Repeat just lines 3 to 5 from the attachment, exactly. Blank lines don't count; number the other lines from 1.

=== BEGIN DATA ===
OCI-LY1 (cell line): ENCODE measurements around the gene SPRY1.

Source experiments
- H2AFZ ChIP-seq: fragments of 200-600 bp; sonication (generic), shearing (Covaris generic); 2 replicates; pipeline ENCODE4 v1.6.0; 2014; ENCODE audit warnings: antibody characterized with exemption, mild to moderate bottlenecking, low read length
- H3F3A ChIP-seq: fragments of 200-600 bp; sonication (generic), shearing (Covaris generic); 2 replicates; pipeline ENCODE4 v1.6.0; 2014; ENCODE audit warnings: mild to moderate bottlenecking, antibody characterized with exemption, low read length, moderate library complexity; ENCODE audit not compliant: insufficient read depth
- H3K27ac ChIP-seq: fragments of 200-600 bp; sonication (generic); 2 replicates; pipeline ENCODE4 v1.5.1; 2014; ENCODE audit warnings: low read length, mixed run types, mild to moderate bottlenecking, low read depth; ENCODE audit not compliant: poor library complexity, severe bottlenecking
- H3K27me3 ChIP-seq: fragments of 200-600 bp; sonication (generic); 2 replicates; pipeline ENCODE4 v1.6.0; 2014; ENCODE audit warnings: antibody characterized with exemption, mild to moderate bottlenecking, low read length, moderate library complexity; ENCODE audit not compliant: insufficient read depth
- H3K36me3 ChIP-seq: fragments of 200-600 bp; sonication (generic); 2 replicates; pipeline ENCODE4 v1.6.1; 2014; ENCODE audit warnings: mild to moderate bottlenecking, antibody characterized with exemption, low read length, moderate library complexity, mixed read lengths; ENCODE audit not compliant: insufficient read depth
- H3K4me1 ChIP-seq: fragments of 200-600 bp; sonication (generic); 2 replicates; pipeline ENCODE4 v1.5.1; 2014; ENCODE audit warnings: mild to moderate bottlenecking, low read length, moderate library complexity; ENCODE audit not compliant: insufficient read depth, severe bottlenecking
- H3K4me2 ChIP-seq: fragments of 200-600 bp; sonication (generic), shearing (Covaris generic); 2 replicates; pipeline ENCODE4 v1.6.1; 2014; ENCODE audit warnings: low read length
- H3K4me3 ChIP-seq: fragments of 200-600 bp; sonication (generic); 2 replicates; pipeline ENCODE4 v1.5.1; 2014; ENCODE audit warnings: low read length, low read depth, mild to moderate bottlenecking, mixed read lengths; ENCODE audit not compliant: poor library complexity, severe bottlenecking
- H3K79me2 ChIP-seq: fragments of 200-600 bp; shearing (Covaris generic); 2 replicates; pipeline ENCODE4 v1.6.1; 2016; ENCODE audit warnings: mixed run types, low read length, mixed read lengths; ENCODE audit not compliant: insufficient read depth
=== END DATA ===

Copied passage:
- H2AFZ ChIP-seq: fragments of 200-600 bp; sonication (generic), shearing (Covaris generic); 2 replicates; pipeline ENCODE4 v1.6.0; 2014; ENCODE audit warnings: antibody characterized with exemption, mild to moderate bottlenecking, low read length
- H3F3A ChIP-seq: fragments of 200-600 bp; sonication (generic), shearing (Covaris generic); 2 replicates; pipeline ENCODE4 v1.6.0; 2014; ENCODE audit warnings: mild to moderate bottlenecking, antibody characterized with exemption, low read length, moderate library complexity; ENCODE audit not compliant: insufficient read depth
- H3K27ac ChIP-seq: fragments of 200-600 bp; sonication (generic); 2 replicates; pipeline ENCODE4 v1.5.1; 2014; ENCODE audit warnings: low read length, mixed run types, mild to moderate bottlenecking, low read depth; ENCODE audit not compliant: poor library complexity, severe bottlenecking